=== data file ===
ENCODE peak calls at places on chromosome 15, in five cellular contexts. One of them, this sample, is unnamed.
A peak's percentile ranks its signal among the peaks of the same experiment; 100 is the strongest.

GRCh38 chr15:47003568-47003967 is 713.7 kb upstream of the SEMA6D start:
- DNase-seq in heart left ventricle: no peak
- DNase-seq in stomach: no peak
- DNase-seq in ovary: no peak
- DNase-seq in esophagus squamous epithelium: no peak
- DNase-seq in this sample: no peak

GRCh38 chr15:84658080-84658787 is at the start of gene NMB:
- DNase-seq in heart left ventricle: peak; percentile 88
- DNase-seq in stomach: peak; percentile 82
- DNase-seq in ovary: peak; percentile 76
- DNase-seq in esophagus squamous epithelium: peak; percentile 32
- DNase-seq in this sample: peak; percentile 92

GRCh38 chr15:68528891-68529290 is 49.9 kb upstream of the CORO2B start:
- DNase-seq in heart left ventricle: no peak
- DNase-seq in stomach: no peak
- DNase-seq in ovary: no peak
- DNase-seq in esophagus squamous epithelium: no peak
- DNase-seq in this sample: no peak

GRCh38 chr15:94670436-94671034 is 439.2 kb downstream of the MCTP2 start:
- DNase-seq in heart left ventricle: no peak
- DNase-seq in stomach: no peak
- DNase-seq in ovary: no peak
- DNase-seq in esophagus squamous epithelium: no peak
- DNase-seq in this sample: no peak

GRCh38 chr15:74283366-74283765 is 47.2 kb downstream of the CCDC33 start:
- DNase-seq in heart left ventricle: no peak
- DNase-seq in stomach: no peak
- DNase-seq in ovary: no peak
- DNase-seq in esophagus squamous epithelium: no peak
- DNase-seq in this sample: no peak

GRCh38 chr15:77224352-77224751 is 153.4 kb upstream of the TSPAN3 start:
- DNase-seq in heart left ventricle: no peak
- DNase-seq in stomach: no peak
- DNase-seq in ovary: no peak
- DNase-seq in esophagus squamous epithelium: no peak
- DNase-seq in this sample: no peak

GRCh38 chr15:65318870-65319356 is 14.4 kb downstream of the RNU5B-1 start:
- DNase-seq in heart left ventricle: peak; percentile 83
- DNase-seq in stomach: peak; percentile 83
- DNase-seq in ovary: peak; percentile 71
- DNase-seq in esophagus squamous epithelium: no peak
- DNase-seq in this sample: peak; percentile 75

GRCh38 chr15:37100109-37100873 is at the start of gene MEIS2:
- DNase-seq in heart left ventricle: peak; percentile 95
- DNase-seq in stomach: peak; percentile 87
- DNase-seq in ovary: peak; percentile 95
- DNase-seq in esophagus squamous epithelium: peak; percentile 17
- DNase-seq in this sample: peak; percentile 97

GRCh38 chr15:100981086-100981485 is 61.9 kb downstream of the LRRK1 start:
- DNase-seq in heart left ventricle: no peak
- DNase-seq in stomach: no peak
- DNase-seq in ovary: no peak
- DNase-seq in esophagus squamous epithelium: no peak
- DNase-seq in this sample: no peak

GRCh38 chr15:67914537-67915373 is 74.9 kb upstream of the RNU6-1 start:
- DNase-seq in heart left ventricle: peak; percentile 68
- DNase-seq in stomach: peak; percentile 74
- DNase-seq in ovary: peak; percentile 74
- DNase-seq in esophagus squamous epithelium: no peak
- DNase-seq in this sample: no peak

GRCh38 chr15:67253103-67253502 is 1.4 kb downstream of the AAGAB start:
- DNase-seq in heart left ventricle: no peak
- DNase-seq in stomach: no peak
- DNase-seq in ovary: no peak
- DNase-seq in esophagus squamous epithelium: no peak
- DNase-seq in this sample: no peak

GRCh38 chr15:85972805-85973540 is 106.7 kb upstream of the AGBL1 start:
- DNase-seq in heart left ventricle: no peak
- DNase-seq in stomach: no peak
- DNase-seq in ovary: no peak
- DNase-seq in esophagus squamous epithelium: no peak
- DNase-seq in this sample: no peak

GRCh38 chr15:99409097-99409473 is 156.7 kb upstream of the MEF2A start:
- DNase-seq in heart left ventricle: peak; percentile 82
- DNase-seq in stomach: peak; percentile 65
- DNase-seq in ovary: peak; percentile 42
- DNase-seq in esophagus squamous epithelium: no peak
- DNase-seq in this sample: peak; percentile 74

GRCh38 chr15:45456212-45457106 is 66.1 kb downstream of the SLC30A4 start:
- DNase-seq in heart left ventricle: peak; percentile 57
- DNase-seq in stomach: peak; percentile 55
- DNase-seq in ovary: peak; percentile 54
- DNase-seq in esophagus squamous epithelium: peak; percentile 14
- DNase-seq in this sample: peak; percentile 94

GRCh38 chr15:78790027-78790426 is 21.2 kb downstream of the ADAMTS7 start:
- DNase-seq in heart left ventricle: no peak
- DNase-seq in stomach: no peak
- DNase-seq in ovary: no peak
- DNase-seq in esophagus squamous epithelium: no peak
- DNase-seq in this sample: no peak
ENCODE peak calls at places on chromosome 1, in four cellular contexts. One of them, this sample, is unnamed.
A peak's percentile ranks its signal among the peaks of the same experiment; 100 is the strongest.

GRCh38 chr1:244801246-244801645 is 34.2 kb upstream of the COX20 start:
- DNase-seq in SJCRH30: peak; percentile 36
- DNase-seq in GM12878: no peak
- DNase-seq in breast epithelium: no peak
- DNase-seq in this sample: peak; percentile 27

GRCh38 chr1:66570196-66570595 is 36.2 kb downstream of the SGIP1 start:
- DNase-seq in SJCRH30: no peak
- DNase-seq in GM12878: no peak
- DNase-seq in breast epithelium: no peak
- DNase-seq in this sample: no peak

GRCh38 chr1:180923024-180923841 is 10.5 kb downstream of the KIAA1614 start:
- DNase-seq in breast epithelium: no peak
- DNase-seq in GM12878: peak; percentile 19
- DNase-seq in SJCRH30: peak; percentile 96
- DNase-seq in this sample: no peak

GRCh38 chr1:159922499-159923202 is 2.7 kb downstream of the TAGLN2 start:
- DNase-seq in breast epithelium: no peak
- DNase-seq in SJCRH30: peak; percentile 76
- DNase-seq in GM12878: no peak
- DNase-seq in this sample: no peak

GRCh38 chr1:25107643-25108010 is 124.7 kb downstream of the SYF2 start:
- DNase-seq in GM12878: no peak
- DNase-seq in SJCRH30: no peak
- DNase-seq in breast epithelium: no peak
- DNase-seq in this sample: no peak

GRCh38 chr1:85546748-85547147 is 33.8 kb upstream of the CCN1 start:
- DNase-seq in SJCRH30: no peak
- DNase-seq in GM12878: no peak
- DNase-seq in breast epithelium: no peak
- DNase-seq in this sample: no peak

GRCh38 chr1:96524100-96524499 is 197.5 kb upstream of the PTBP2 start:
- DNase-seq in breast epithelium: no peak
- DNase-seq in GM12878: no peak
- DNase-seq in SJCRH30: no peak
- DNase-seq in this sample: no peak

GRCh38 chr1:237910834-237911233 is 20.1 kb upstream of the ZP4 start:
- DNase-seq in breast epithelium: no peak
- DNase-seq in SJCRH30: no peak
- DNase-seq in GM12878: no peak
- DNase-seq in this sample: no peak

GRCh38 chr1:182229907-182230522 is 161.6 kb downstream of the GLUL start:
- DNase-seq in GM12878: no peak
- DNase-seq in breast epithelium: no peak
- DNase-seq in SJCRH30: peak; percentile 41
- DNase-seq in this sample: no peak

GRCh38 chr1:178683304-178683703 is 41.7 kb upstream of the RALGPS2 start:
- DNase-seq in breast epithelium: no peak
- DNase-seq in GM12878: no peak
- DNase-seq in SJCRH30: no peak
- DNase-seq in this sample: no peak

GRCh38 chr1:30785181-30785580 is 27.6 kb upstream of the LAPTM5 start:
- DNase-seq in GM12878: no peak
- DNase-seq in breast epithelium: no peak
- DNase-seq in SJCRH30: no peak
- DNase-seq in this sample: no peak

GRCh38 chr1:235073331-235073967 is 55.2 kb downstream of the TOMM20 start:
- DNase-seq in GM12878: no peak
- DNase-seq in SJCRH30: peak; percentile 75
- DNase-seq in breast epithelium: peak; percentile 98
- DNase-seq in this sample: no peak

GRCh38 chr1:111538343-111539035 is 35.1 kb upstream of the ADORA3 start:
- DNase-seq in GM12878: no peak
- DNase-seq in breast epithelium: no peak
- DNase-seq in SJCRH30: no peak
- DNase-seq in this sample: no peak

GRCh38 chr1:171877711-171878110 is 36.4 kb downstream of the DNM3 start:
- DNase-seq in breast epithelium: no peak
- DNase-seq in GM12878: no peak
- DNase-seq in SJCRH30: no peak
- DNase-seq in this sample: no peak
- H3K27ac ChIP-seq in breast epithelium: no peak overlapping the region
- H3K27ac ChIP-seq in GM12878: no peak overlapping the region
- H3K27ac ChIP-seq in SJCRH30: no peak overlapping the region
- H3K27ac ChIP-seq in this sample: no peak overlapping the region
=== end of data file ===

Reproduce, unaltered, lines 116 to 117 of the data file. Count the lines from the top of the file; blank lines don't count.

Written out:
- DNase-seq in GM12878: no peak
- DNase-seq in SJCRH30: no peak